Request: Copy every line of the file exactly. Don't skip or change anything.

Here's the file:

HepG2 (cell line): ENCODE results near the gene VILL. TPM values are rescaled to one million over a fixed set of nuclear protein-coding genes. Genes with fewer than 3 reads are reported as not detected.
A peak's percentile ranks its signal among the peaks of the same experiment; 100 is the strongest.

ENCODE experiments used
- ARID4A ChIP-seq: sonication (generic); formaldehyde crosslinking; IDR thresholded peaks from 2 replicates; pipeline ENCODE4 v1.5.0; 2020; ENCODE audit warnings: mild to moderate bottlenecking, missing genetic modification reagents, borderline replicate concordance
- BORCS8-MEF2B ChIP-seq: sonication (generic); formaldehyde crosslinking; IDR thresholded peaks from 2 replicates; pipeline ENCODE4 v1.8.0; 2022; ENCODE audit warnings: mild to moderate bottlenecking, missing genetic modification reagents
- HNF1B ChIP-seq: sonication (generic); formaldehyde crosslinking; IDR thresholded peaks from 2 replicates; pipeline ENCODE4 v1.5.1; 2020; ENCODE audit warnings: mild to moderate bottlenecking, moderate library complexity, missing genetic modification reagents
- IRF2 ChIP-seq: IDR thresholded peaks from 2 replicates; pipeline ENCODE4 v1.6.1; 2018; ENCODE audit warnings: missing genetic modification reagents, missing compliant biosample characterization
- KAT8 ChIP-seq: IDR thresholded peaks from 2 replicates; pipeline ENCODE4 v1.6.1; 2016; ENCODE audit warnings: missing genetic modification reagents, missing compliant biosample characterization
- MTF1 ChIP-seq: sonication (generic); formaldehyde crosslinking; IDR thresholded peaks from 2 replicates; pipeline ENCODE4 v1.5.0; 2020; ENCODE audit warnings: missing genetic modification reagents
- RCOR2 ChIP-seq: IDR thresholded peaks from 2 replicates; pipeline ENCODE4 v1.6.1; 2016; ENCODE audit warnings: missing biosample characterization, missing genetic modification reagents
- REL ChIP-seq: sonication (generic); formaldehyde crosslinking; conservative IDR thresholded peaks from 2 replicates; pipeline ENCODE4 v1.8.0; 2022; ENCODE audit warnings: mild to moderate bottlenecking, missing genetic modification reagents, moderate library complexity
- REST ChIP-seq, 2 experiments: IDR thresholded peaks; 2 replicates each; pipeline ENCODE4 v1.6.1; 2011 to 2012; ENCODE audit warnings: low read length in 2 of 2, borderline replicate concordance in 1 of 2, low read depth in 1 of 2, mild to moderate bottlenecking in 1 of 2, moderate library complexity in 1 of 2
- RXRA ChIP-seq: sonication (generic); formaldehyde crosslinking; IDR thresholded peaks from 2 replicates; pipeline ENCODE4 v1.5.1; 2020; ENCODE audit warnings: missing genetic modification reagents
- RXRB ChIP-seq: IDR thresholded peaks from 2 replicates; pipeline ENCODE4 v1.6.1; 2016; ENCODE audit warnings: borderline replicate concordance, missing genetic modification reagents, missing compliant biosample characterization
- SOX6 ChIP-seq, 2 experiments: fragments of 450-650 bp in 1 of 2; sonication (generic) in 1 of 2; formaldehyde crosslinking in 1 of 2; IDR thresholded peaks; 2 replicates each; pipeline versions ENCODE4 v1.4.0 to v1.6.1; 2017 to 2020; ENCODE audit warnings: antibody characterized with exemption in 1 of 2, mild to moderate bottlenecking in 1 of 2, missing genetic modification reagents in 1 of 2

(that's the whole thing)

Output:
HepG2 (cell line): ENCODE results near the gene VILL. TPM values are rescaled to one million over a fixed set of nuclear protein-coding genes. Genes with fewer than 3 reads are reported as not detected.
A peak's percentile ranks its signal among the peaks of the same experiment; 100 is the strongest.

ENCODE experiments used
- ARID4A ChIP-seq: sonication (generic); formaldehyde crosslinking; IDR thresholded peaks from 2 replicates; pipeline ENCODE4 v1.5.0; 2020; ENCODE audit warnings: mild to moderate bottlenecking, missing genetic modification reagents, borderline replicate concordance
- BORCS8-MEF2B ChIP-seq: sonication (generic); formaldehyde crosslinking; IDR thresholded peaks from 2 replicates; pipeline ENCODE4 v1.8.0; 2022; ENCODE audit warnings: mild to moderate bottlenecking, missing genetic modification reagents
- HNF1B ChIP-seq: sonication (generic); formaldehyde crosslinking; IDR thresholded peaks from 2 replicates; pipeline ENCODE4 v1.5.1; 2020; ENCODE audit warnings: mild to moderate bottlenecking, moderate library complexity, missing genetic modification reagents
- IRF2 ChIP-seq: IDR thresholded peaks from 2 replicates; pipeline ENCODE4 v1.6.1; 2018; ENCODE audit warnings: missing genetic modification reagents, missing compliant biosample characterization
- KAT8 ChIP-seq: IDR thresholded peaks from 2 replicates; pipeline ENCODE4 v1.6.1; 2016; ENCODE audit warnings: missing genetic modification reagents, missing compliant biosample characterization
- MTF1 ChIP-seq: sonication (generic); formaldehyde crosslinking; IDR thresholded peaks from 2 replicates; pipeline ENCODE4 v1.5.0; 2020; ENCODE audit warnings: missing genetic modification reagents
- RCOR2 ChIP-seq: IDR thresholded peaks from 2 replicates; pipeline ENCODE4 v1.6.1; 2016; ENCODE audit warnings: missing biosample characterization, missing genetic modification reagents
- REL ChIP-seq: sonication (generic); formaldehyde crosslinking; conservative IDR thresholded peaks from 2 replicates; pipeline ENCODE4 v1.8.0; 2022; ENCODE audit warnings: mild to moderate bottlenecking, missing genetic modification reagents, moderate library complexity
- REST ChIP-seq, 2 experiments: IDR thresholded peaks; 2 replicates each; pipeline ENCODE4 v1.6.1; 2011 to 2012; ENCODE audit warnings: low read length in 2 of 2, borderline replicate concordance in 1 of 2, low read depth in 1 of 2, mild to moderate bottlenecking in 1 of 2, moderate library complexity in 1 of 2
- RXRA ChIP-seq: sonication (generic); formaldehyde crosslinking; IDR thresholded peaks from 2 replicates; pipeline ENCODE4 v1.5.1; 2020; ENCODE audit warnings: missing genetic modification reagents
- RXRB ChIP-seq: IDR thresholded peaks from 2 replicates; pipeline ENCODE4 v1.6.1; 2016; ENCODE audit warnings: borderline replicate concordance, missing genetic modification reagents, missing compliant biosample characterization
- SOX6 ChIP-seq, 2 experiments: fragments of 450-650 bp in 1 of 2; sonication (generic) in 1 of 2; formaldehyde crosslinking in 1 of 2; IDR thresholded peaks; 2 replicates each; pipeline versions ENCODE4 v1.4.0 to v1.6.1; 2017 to 2020; ENCODE audit warnings: antibody characterized with exemption in 1 of 2, mild to moderate bottlenecking in 1 of 2, missing genetic modification reagents in 1 of 2